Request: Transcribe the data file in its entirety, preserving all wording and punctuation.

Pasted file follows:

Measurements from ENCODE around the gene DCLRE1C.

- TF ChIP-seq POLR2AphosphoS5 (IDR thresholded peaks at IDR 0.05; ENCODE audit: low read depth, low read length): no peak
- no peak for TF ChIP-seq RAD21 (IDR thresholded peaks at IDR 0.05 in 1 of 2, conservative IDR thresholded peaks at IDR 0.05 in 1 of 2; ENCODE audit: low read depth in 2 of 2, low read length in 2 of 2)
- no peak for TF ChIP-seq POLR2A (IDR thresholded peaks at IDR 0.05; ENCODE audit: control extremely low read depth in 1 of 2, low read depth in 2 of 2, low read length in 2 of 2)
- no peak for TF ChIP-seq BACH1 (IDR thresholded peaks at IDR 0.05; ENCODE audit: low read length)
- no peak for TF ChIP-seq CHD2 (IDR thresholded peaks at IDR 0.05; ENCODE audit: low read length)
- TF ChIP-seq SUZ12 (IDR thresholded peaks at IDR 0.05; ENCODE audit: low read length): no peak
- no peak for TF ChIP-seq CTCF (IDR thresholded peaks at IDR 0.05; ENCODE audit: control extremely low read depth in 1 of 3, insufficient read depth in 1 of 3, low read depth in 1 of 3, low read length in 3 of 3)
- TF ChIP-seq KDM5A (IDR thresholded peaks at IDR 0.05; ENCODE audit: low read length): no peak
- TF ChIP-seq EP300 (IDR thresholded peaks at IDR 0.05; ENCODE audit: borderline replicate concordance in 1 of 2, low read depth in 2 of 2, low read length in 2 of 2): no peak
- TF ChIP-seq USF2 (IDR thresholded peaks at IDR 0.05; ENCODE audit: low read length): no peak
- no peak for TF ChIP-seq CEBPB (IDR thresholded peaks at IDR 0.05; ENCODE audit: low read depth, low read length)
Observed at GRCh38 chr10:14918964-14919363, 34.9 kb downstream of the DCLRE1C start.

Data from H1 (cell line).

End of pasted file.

Measurements from ENCODE around the gene DCLRE1C.

- TF ChIP-seq POLR2AphosphoS5 (IDR thresholded peaks at IDR 0.05; ENCODE audit: low read depth, low read length): no peak
- no peak for TF ChIP-seq RAD21 (IDR thresholded peaks at IDR 0.05 in 1 of 2, conservative IDR thresholded peaks at IDR 0.05 in 1 of 2; ENCODE audit: low read depth in 2 of 2, low read length in 2 of 2)
- no peak for TF ChIP-seq POLR2A (IDR thresholded peaks at IDR 0.05; ENCODE audit: control extremely low read depth in 1 of 2, low read depth in 2 of 2, low read length in 2 of 2)
- no peak for TF ChIP-seq BACH1 (IDR thresholded peaks at IDR 0.05; ENCODE audit: low read length)
- no peak for TF ChIP-seq CHD2 (IDR thresholded peaks at IDR 0.05; ENCODE audit: low read length)
- TF ChIP-seq SUZ12 (IDR thresholded peaks at IDR 0.05; ENCODE audit: low read length): no peak
- no peak for TF ChIP-seq CTCF (IDR thresholded peaks at IDR 0.05; ENCODE audit: control extremely low read depth in 1 of 3, insufficient read depth in 1 of 3, low read depth in 1 of 3, low read length in 3 of 3)
- TF ChIP-seq KDM5A (IDR thresholded peaks at IDR 0.05; ENCODE audit: low read length): no peak
- TF ChIP-seq EP300 (IDR thresholded peaks at IDR 0.05; ENCODE audit: borderline replicate concordance in 1 of 2, low read depth in 2 of 2, low read length in 2 of 2): no peak
- TF ChIP-seq USF2 (IDR thresholded peaks at IDR 0.05; ENCODE audit: low read length): no peak
- no peak for TF ChIP-seq CEBPB (IDR thresholded peaks at IDR 0.05; ENCODE audit: low read depth, low read length)
Observed at GRCh38 chr10:14918964-14919363, 34.9 kb downstream of the DCLRE1C start.

Data from H1 (cell line).